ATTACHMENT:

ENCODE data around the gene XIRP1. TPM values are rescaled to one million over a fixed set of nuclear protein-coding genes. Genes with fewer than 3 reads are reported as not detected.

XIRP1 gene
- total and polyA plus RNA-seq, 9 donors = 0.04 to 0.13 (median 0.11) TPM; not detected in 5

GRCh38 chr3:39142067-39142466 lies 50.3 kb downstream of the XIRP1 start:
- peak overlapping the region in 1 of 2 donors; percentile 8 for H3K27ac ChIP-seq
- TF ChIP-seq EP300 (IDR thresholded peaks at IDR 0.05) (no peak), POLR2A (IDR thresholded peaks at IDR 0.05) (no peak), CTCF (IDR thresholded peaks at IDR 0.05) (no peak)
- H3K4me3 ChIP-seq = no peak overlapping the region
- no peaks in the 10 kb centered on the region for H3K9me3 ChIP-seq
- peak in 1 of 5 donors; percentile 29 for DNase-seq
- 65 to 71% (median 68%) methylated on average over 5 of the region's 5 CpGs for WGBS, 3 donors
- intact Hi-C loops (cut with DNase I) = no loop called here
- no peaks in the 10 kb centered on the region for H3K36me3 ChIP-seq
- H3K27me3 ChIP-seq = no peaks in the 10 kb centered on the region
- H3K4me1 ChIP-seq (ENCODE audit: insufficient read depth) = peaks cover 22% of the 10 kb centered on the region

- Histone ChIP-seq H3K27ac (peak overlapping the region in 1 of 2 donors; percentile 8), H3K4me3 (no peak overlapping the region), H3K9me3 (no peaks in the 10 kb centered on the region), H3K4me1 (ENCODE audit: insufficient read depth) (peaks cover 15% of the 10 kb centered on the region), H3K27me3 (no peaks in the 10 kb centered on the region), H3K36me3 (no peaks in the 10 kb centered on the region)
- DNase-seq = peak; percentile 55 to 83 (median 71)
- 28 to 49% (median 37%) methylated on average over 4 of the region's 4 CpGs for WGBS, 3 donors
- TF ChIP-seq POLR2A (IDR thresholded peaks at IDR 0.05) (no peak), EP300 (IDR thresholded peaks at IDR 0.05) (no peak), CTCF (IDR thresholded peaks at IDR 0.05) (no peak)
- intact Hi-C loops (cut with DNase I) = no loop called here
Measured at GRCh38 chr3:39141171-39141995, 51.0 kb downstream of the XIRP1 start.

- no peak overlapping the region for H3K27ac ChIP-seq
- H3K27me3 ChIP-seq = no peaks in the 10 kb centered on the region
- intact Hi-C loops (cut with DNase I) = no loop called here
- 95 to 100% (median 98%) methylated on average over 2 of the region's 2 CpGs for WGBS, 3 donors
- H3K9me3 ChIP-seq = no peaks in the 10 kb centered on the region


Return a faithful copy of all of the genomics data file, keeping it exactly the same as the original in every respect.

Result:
ENCODE data around the gene XIRP1. TPM values are rescaled to one million over a fixed set of nuclear protein-coding genes. Genes with fewer than 3 reads are reported as not detected.

XIRP1 gene
- total and polyA plus RNA-seq, 9 donors = 0.04 to 0.13 (median 0.11) TPM; not detected in 5

GRCh38 chr3:39142067-39142466 lies 50.3 kb downstream of the XIRP1 start:
- peak overlapping the region in 1 of 2 donors; percentile 8 for H3K27ac ChIP-seq
- TF ChIP-seq EP300 (IDR thresholded peaks at IDR 0.05) (no peak), POLR2A (IDR thresholded peaks at IDR 0.05) (no peak), CTCF (IDR thresholded peaks at IDR 0.05) (no peak)
- H3K4me3 ChIP-seq = no peak overlapping the region
- no peaks in the 10 kb centered on the region for H3K9me3 ChIP-seq
- peak in 1 of 5 donors; percentile 29 for DNase-seq
- 65 to 71% (median 68%) methylated on average over 5 of the region's 5 CpGs for WGBS, 3 donors
- intact Hi-C loops (cut with DNase I) = no loop called here
- no peaks in the 10 kb centered on the region for H3K36me3 ChIP-seq
- H3K27me3 ChIP-seq = no peaks in the 10 kb centered on the region
- H3K4me1 ChIP-seq (ENCODE audit: insufficient read depth) = peaks cover 22% of the 10 kb centered on the region

- Histone ChIP-seq H3K27ac (peak overlapping the region in 1 of 2 donors; percentile 8), H3K4me3 (no peak overlapping the region), H3K9me3 (no peaks in the 10 kb centered on the region), H3K4me1 (ENCODE audit: insufficient read depth) (peaks cover 15% of the 10 kb centered on the region), H3K27me3 (no peaks in the 10 kb centered on the region), H3K36me3 (no peaks in the 10 kb centered on the region)
- DNase-seq = peak; percentile 55 to 83 (median 71)
- 28 to 49% (median 37%) methylated on average over 4 of the region's 4 CpGs for WGBS, 3 donors
- TF ChIP-seq POLR2A (IDR thresholded peaks at IDR 0.05) (no peak), EP300 (IDR thresholded peaks at IDR 0.05) (no peak), CTCF (IDR thresholded peaks at IDR 0.05) (no peak)
- intact Hi-C loops (cut with DNase I) = no loop called here
Measured at GRCh38 chr3:39141171-39141995, 51.0 kb downstream of the XIRP1 start.

- no peak overlapping the region for H3K27ac ChIP-seq
- H3K27me3 ChIP-seq = no peaks in the 10 kb centered on the region
- intact Hi-C loops (cut with DNase I) = no loop called here
- 95 to 100% (median 98%) methylated on average over 2 of the region's 2 CpGs for WGBS, 3 donors
- H3K9me3 ChIP-seq = no peaks in the 10 kb centered on the region